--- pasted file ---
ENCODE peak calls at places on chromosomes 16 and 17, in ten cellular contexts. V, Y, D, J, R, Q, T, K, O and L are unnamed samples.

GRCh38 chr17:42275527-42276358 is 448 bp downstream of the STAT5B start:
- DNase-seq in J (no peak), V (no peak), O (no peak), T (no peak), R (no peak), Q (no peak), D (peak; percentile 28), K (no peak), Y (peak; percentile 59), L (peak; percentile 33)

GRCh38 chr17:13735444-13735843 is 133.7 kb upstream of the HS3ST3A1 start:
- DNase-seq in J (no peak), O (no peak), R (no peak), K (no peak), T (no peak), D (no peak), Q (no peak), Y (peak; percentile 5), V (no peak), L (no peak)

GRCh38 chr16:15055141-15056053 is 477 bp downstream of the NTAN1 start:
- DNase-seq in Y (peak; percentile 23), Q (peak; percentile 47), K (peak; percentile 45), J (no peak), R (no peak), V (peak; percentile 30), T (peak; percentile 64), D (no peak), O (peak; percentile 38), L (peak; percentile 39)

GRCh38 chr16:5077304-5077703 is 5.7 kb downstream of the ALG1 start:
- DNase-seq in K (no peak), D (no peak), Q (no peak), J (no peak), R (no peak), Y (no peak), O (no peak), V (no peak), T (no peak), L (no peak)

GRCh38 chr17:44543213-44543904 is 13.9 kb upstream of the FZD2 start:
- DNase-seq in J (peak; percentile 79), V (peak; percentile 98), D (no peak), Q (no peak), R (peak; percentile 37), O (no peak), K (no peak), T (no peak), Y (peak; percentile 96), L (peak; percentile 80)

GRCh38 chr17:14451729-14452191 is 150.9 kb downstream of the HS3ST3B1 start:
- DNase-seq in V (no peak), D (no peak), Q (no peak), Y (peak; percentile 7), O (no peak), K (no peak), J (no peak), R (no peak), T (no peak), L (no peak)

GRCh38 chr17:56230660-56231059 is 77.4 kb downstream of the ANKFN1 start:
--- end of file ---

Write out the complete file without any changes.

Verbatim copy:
ENCODE peak calls at places on chromosomes 16 and 17, in ten cellular contexts. V, Y, D, J, R, Q, T, K, O and L are unnamed samples.

GRCh38 chr17:42275527-42276358 is 448 bp downstream of the STAT5B start:
- DNase-seq in J (no peak), V (no peak), O (no peak), T (no peak), R (no peak), Q (no peak), D (peak; percentile 28), K (no peak), Y (peak; percentile 59), L (peak; percentile 33)

GRCh38 chr17:13735444-13735843 is 133.7 kb upstream of the HS3ST3A1 start:
- DNase-seq in J (no peak), O (no peak), R (no peak), K (no peak), T (no peak), D (no peak), Q (no peak), Y (peak; percentile 5), V (no peak), L (no peak)

GRCh38 chr16:15055141-15056053 is 477 bp downstream of the NTAN1 start:
- DNase-seq in Y (peak; percentile 23), Q (peak; percentile 47), K (peak; percentile 45), J (no peak), R (no peak), V (peak; percentile 30), T (peak; percentile 64), D (no peak), O (peak; percentile 38), L (peak; percentile 39)

GRCh38 chr16:5077304-5077703 is 5.7 kb downstream of the ALG1 start:
- DNase-seq in K (no peak), D (no peak), Q (no peak), J (no peak), R (no peak), Y (no peak), O (no peak), V (no peak), T (no peak), L (no peak)

GRCh38 chr17:44543213-44543904 is 13.9 kb upstream of the FZD2 start:
- DNase-seq in J (peak; percentile 79), V (peak; percentile 98), D (no peak), Q (no peak), R (peak; percentile 37), O (no peak), K (no peak), T (no peak), Y (peak; percentile 96), L (peak; percentile 80)

GRCh38 chr17:14451729-14452191 is 150.9 kb downstream of the HS3ST3B1 start:
- DNase-seq in V (no peak), D (no peak), Q (no peak), Y (peak; percentile 7), O (no peak), K (no peak), J (no peak), R (no peak), T (no peak), L (no peak)

GRCh38 chr17:56230660-56231059 is 77.4 kb downstream of the ANKFN1 start: